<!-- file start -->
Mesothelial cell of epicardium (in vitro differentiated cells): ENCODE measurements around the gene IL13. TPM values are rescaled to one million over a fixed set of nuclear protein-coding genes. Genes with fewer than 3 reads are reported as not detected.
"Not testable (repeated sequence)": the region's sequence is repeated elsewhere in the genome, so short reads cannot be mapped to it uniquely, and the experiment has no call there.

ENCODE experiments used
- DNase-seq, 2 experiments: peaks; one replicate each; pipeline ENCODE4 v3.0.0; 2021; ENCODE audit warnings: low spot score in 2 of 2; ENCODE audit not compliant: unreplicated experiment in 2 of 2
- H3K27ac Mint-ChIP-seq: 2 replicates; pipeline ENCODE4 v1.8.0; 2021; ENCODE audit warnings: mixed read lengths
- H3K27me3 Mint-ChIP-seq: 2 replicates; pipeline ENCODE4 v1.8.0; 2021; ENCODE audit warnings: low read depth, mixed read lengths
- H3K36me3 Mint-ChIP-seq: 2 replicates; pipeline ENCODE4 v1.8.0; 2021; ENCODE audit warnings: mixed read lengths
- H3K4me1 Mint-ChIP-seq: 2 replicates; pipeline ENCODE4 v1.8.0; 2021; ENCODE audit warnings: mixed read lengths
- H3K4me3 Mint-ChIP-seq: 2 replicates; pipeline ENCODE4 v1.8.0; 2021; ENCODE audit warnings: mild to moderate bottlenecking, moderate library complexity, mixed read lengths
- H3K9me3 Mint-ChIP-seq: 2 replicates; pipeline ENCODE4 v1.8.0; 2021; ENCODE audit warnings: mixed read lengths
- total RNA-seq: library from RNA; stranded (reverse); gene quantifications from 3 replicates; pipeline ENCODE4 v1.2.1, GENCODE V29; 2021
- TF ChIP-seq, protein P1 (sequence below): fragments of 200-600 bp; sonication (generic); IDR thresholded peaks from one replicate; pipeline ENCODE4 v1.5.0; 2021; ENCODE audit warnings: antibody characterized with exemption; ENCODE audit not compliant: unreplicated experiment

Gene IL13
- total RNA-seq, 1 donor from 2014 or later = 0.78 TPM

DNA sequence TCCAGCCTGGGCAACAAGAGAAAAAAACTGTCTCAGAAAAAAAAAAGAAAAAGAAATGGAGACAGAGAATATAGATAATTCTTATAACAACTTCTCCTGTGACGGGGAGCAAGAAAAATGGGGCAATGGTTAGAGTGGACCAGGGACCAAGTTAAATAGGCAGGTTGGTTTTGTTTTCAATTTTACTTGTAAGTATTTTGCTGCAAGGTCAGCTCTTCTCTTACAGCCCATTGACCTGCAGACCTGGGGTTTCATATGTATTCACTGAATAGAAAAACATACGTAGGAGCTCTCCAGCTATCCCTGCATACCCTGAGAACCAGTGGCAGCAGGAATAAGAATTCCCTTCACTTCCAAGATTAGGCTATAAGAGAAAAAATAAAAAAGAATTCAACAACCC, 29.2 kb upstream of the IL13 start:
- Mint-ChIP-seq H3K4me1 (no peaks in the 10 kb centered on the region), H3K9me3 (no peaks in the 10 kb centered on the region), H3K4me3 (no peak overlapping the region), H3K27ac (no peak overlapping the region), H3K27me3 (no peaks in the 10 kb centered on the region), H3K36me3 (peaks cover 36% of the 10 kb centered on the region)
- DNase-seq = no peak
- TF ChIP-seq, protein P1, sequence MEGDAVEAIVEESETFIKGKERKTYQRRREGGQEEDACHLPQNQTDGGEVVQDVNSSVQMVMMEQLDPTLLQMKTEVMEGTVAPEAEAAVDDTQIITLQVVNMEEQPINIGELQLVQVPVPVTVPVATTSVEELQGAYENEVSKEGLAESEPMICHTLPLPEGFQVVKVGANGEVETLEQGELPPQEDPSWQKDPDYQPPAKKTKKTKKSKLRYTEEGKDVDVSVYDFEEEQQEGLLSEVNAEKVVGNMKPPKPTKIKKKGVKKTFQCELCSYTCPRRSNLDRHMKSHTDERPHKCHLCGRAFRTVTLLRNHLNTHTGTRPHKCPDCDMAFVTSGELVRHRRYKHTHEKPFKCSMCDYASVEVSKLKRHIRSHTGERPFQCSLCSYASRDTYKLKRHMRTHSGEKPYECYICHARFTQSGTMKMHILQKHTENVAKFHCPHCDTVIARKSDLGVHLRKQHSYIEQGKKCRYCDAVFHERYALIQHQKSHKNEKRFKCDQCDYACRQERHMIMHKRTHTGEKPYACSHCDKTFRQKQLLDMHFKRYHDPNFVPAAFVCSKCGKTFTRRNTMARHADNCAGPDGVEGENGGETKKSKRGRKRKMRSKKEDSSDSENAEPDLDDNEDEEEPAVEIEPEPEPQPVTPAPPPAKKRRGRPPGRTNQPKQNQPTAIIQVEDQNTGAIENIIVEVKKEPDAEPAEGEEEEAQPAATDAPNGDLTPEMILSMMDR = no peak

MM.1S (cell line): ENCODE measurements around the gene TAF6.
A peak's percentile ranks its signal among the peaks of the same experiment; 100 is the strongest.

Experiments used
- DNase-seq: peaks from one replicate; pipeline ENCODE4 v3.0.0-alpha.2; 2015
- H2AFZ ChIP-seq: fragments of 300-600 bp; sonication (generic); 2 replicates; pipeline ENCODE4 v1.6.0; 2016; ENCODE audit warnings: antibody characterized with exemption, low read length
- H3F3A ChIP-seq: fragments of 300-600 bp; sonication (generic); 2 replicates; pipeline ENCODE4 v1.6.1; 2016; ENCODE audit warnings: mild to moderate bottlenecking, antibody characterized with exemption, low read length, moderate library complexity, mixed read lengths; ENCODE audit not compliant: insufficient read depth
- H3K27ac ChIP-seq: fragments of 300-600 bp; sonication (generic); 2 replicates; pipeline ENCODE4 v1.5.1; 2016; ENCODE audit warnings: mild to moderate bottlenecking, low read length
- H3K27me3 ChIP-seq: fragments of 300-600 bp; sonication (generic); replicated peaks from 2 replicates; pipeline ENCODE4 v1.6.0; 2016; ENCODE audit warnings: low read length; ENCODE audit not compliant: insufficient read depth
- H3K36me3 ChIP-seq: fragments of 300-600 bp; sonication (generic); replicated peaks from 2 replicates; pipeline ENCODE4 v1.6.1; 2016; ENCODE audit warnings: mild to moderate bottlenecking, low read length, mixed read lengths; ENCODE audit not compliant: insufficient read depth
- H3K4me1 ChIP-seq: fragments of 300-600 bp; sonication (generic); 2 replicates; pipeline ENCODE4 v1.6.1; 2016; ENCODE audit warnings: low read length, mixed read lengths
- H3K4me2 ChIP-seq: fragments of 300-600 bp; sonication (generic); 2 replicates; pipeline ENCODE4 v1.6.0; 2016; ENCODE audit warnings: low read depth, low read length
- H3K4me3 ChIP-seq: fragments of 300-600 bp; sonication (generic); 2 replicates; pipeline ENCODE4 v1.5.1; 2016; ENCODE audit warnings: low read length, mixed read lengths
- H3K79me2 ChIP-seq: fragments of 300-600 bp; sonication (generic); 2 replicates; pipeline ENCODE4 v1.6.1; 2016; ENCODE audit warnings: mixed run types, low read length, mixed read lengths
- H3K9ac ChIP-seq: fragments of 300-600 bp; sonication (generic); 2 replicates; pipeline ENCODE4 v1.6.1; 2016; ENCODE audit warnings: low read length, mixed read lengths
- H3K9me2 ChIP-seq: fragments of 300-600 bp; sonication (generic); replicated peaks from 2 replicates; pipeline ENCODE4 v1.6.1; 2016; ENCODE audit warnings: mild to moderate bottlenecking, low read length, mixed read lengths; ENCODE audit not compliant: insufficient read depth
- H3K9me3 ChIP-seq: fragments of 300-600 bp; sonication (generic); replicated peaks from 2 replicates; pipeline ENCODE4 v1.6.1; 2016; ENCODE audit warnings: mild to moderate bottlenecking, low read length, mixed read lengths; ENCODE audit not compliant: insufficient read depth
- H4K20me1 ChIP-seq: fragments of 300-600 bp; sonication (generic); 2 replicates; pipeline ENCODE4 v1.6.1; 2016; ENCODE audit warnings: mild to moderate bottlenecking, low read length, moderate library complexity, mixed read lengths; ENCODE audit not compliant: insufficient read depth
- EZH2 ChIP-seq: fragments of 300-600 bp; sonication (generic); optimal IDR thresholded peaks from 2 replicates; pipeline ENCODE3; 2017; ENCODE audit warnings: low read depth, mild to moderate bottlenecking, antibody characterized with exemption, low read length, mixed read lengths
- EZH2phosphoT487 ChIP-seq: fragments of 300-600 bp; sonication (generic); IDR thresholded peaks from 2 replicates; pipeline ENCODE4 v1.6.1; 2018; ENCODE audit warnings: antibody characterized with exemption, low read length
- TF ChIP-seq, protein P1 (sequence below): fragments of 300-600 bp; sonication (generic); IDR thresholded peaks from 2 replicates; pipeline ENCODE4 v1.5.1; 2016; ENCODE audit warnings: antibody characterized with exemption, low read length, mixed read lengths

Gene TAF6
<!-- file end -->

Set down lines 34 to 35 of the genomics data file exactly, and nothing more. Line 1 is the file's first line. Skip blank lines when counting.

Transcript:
- H3K9me3 ChIP-seq: fragments of 300-600 bp; sonication (generic); replicated peaks from 2 replicates; pipeline ENCODE4 v1.6.1; 2016; ENCODE audit warnings: mild to moderate bottlenecking, low read length, mixed read lengths; ENCODE audit not compliant: insufficient read depth
- H4K20me1 ChIP-seq: fragments of 300-600 bp; sonication (generic); 2 replicates; pipeline ENCODE4 v1.6.1; 2016; ENCODE audit warnings: mild to moderate bottlenecking, low read length, moderate library complexity, mixed read lengths; ENCODE audit not compliant: insufficient read depth